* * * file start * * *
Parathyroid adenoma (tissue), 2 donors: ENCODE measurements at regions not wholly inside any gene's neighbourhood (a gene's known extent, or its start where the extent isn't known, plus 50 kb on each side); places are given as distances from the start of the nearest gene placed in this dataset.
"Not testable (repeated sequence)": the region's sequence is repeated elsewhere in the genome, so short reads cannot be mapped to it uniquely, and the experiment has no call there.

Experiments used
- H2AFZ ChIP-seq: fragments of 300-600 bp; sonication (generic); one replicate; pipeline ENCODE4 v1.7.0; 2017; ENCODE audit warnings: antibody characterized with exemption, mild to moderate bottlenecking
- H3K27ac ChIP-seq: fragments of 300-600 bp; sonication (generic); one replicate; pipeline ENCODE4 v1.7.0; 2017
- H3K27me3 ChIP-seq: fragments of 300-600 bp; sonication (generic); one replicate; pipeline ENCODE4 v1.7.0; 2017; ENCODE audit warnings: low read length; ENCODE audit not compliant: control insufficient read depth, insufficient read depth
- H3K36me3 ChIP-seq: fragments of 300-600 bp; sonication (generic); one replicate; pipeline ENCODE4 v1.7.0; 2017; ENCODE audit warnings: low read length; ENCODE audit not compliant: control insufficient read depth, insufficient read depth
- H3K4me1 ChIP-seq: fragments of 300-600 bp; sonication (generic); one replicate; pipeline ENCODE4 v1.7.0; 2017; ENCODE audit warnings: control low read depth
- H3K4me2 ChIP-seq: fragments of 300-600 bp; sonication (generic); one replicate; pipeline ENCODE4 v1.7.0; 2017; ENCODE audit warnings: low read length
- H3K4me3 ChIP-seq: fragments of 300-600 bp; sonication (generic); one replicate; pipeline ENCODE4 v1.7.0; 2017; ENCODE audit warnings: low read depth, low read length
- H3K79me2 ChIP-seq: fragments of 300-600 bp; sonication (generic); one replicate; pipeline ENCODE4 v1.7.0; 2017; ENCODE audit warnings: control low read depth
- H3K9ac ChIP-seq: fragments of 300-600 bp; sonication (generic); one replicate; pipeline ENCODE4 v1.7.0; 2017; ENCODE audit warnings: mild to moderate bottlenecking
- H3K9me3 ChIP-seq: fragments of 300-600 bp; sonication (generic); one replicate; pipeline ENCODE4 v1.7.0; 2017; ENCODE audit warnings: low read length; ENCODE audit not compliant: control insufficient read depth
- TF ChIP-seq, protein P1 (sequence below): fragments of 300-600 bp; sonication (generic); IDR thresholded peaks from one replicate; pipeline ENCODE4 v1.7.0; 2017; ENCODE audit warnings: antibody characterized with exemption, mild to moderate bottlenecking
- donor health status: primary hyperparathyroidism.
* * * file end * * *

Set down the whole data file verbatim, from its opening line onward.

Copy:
Parathyroid adenoma (tissue), 2 donors: ENCODE measurements at regions not wholly inside any gene's neighbourhood (a gene's known extent, or its start where the extent isn't known, plus 50 kb on each side); places are given as distances from the start of the nearest gene placed in this dataset.
"Not testable (repeated sequence)": the region's sequence is repeated elsewhere in the genome, so short reads cannot be mapped to it uniquely, and the experiment has no call there.

Experiments used
- H2AFZ ChIP-seq: fragments of 300-600 bp; sonication (generic); one replicate; pipeline ENCODE4 v1.7.0; 2017; ENCODE audit warnings: antibody characterized with exemption, mild to moderate bottlenecking
- H3K27ac ChIP-seq: fragments of 300-600 bp; sonication (generic); one replicate; pipeline ENCODE4 v1.7.0; 2017
- H3K27me3 ChIP-seq: fragments of 300-600 bp; sonication (generic); one replicate; pipeline ENCODE4 v1.7.0; 2017; ENCODE audit warnings: low read length; ENCODE audit not compliant: control insufficient read depth, insufficient read depth
- H3K36me3 ChIP-seq: fragments of 300-600 bp; sonication (generic); one replicate; pipeline ENCODE4 v1.7.0; 2017; ENCODE audit warnings: low read length; ENCODE audit not compliant: control insufficient read depth, insufficient read depth
- H3K4me1 ChIP-seq: fragments of 300-600 bp; sonication (generic); one replicate; pipeline ENCODE4 v1.7.0; 2017; ENCODE audit warnings: control low read depth
- H3K4me2 ChIP-seq: fragments of 300-600 bp; sonication (generic); one replicate; pipeline ENCODE4 v1.7.0; 2017; ENCODE audit warnings: low read length
- H3K4me3 ChIP-seq: fragments of 300-600 bp; sonication (generic); one replicate; pipeline ENCODE4 v1.7.0; 2017; ENCODE audit warnings: low read depth, low read length
- H3K79me2 ChIP-seq: fragments of 300-600 bp; sonication (generic); one replicate; pipeline ENCODE4 v1.7.0; 2017; ENCODE audit warnings: control low read depth
- H3K9ac ChIP-seq: fragments of 300-600 bp; sonication (generic); one replicate; pipeline ENCODE4 v1.7.0; 2017; ENCODE audit warnings: mild to moderate bottlenecking
- H3K9me3 ChIP-seq: fragments of 300-600 bp; sonication (generic); one replicate; pipeline ENCODE4 v1.7.0; 2017; ENCODE audit warnings: low read length; ENCODE audit not compliant: control insufficient read depth
- TF ChIP-seq, protein P1 (sequence below): fragments of 300-600 bp; sonication (generic); IDR thresholded peaks from one replicate; pipeline ENCODE4 v1.7.0; 2017; ENCODE audit warnings: antibody characterized with exemption, mild to moderate bottlenecking
- donor health status: primary hyperparathyroidism.